We have already tested the Corsair AX1200 power supply unit, which specifications are identical to those of the model we’re about to review today (with the exception of the 80 PLUS certification level, which is now Platinum instead of Gold). What’s so interesting about the AX1200i? The key feature of the recently released subseries of top-end PSUs from Corsair is the Corsair Link interface which supports real-time monitoring and configuring of PSU parameters.
That’s why our traditional PSU tests will today be complemented with a review of the PSU’s intellectual features which are denoted by the “i” in its model name. Let’s get started now.
The following article offers a detailed description of our testing methodology and equipment and a brief explanation of what the specified and tested parameters of power supplies mean: X-bit Labs Presents: Power Supply Units Testing Methodology. If you feel overwhelmed with the numbers and terms this review abounds in, refer to the Methodology.
You can also go to our Cases/PSU section to check out reviews of all other PSU models we have tested in our labs.
We will mark the actual power consumption of three system configurations (discussed in our article PC Power Consumption: How Many Watts Do We Need?) in the cross-load diagrams. This will help you see if the tested PSU can meet the requirements of a real-life PC.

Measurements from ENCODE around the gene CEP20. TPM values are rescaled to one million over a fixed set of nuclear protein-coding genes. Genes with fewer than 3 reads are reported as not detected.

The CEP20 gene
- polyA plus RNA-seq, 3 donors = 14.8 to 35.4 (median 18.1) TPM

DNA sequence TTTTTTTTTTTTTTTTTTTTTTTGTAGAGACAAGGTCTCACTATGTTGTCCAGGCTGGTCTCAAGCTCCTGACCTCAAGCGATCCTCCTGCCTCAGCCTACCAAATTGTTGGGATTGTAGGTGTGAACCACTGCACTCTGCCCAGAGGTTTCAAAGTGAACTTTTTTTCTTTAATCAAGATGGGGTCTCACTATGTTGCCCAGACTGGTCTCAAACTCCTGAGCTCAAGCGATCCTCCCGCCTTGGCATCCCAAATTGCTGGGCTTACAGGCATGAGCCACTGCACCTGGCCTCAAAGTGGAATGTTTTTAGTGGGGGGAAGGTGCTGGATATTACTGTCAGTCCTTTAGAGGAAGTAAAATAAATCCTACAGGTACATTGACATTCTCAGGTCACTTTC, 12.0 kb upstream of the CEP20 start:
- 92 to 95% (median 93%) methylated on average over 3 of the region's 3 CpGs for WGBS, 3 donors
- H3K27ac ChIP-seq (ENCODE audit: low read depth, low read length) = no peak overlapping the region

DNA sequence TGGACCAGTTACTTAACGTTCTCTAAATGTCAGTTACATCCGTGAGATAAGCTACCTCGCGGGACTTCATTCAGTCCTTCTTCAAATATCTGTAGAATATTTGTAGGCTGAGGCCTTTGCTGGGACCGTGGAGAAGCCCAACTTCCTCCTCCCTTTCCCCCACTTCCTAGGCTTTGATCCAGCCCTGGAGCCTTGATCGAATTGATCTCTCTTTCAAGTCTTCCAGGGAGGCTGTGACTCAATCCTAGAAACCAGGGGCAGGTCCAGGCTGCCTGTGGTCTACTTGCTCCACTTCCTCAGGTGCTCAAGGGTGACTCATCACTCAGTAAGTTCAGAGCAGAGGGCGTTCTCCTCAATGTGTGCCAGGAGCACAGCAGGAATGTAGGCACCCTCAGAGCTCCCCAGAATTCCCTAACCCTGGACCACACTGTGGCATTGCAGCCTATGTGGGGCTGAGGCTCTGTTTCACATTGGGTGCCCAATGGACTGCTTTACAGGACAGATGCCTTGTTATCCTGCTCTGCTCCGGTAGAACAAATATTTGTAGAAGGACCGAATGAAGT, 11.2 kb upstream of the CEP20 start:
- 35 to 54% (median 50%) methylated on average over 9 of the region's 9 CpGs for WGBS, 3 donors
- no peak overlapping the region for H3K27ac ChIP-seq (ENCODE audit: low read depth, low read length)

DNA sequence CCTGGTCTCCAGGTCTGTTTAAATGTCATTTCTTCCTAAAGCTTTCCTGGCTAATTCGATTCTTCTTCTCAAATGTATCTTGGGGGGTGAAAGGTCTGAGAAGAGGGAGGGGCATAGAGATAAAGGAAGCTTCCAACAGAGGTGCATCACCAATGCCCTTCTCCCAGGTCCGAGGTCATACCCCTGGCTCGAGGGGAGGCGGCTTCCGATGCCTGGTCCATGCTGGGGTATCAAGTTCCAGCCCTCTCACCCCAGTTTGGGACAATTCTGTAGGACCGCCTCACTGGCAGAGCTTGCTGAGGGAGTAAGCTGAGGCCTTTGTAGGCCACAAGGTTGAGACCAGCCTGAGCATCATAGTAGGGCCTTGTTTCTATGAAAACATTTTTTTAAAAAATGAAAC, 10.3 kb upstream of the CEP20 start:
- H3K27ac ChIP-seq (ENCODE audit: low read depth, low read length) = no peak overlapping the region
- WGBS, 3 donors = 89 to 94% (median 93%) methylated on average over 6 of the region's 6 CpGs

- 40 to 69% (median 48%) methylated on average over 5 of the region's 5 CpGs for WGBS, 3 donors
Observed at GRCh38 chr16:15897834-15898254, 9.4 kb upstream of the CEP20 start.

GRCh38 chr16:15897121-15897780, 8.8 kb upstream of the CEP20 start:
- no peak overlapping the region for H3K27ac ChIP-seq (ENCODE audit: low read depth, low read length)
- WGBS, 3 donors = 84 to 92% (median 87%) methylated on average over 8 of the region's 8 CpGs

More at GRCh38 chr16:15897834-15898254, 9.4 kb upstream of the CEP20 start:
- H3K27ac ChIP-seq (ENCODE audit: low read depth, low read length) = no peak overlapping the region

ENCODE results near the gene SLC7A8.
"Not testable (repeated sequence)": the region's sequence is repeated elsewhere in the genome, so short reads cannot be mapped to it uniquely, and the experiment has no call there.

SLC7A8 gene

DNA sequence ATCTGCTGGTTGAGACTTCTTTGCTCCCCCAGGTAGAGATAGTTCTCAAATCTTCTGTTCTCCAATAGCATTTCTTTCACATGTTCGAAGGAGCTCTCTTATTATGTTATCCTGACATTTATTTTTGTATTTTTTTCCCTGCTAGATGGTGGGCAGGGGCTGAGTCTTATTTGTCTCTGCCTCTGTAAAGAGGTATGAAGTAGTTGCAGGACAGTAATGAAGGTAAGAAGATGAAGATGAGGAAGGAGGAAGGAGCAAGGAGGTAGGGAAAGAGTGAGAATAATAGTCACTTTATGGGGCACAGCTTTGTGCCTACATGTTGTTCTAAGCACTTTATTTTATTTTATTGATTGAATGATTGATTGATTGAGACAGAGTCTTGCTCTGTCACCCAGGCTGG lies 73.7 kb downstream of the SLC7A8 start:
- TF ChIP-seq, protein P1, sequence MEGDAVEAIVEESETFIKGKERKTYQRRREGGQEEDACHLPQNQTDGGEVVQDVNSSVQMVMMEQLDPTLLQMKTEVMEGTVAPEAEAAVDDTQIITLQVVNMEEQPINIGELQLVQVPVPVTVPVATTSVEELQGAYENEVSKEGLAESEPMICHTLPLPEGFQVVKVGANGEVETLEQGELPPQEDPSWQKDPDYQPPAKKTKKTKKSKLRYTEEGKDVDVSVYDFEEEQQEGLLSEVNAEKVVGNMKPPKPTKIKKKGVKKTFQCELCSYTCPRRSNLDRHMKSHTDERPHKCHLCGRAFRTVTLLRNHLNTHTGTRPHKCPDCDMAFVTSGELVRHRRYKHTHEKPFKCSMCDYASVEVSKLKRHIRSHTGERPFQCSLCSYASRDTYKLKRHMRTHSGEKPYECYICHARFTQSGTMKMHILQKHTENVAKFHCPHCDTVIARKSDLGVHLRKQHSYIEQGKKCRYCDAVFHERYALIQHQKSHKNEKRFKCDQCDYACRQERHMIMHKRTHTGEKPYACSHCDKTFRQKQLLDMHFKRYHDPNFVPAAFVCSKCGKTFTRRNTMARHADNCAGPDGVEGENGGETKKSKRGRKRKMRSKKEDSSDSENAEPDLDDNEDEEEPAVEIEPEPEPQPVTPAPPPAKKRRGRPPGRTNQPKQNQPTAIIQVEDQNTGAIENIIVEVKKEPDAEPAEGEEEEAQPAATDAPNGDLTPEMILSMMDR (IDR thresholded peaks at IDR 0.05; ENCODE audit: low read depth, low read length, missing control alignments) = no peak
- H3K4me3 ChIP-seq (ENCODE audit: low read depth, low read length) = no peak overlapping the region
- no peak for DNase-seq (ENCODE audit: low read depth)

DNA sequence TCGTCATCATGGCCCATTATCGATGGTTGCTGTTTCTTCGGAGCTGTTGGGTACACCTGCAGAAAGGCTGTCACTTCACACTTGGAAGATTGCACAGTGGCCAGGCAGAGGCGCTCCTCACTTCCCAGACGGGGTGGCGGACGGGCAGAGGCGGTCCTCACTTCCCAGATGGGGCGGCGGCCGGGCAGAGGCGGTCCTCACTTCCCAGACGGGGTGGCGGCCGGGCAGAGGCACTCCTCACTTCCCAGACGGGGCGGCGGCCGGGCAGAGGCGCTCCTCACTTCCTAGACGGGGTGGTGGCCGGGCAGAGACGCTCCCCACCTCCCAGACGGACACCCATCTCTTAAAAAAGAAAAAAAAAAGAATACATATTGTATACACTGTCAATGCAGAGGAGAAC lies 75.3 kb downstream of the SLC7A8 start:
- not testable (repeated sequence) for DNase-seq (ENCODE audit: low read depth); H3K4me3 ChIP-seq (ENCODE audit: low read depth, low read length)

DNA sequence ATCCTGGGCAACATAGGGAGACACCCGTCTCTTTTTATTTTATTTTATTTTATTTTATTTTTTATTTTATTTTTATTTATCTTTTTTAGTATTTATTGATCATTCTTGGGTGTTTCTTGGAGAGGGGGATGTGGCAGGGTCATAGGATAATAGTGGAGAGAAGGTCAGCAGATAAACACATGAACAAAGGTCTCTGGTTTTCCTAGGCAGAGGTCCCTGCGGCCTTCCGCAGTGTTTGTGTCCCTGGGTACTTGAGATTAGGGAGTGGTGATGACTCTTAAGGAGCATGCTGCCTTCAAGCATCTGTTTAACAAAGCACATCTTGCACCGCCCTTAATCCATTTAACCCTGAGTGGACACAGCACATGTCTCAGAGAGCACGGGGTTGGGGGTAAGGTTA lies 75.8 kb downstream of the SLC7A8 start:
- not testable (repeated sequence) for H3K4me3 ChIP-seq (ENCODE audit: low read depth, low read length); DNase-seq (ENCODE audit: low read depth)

Closer Look at Corsair AX1200i
Package and Accessories
This model differs somewhat in its box contents from its non-i relative. For obvious reasons we will be comparing it with the Corsair AX1200 throughout this review.
The packaging is the same size and shape, but the color scheme is different. Some elements are now painted red instead of gold.
The back of the box is now black to match the front. Its contents have changed a little. The brief PSU description has moved up and a description of the Corsair Link feature has been added. The efficiency and noise graphs are larger now but the list of available power connectors is missing.
The accessories include a user manual, fasteners, a pack of single-use cable straps, a mains cord, and a Corsair sticker.
There is also a velvet pouch for the PSU and a fabric bag for cables, so there’re quite a lot of accessories inside.
The sealed silvery pack you can spot in the photo with accessories contains a Corsair Link adapter (there’s dual-sided adhesive tape in the pack with fasteners that can be used to attach the adapter anywhere in the computer case). Its fixed cable goes into a USB 2.0 header on the mainboard. Then it is also connected to the PSU's communication port with an included cable.
The exterior styling of this model differs from the AX1200. It is closer to the TX650 model considering the difference in size and the modular design. The top panel is fastened with hex-head screws. The embossed lines on its surface merge into the fan grid.
Viewed from this perspective, the only difference of the AX1200i from the AX1200 is the small plaque with its model name.
The modular connector panel is the same as the AX1200’s except that there’s a 4-pin connector for Corsair Link (we’ll discuss this feature later on) and a self-diagnostic button with LED indicator (this feature helps you make sure that the PSU is operational prior to installing it into your computer).